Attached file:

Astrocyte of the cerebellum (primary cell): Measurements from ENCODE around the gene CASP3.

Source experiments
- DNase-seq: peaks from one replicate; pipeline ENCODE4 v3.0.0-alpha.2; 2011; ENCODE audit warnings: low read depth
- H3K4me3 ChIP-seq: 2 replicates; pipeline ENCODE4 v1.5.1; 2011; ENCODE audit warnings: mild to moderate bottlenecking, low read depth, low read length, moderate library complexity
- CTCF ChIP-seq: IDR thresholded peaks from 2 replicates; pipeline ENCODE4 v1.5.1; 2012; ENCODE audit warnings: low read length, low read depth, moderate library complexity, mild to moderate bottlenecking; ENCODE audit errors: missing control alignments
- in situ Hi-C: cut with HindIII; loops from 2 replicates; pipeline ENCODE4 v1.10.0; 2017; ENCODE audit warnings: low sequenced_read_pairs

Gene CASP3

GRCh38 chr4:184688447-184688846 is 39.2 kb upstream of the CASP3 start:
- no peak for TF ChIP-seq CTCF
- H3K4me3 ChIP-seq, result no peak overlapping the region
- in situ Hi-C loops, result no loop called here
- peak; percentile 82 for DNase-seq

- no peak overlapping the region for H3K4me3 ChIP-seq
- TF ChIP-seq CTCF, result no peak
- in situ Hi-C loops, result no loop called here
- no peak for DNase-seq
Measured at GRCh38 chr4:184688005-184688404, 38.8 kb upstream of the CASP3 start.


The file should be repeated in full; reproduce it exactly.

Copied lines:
Astrocyte of the cerebellum (primary cell): Measurements from ENCODE around the gene CASP3.

Source experiments
- DNase-seq: peaks from one replicate; pipeline ENCODE4 v3.0.0-alpha.2; 2011; ENCODE audit warnings: low read depth
- H3K4me3 ChIP-seq: 2 replicates; pipeline ENCODE4 v1.5.1; 2011; ENCODE audit warnings: mild to moderate bottlenecking, low read depth, low read length, moderate library complexity
- CTCF ChIP-seq: IDR thresholded peaks from 2 replicates; pipeline ENCODE4 v1.5.1; 2012; ENCODE audit warnings: low read length, low read depth, moderate library complexity, mild to moderate bottlenecking; ENCODE audit errors: missing control alignments
- in situ Hi-C: cut with HindIII; loops from 2 replicates; pipeline ENCODE4 v1.10.0; 2017; ENCODE audit warnings: low sequenced_read_pairs

Gene CASP3

GRCh38 chr4:184688447-184688846 is 39.2 kb upstream of the CASP3 start:
- no peak for TF ChIP-seq CTCF
- H3K4me3 ChIP-seq, result no peak overlapping the region
- in situ Hi-C loops, result no loop called here
- peak; percentile 82 for DNase-seq

- no peak overlapping the region for H3K4me3 ChIP-seq
- TF ChIP-seq CTCF, result no peak
- in situ Hi-C loops, result no loop called here
- no peak for DNase-seq
Measured at GRCh38 chr4:184688005-184688404, 38.8 kb upstream of the CASP3 start.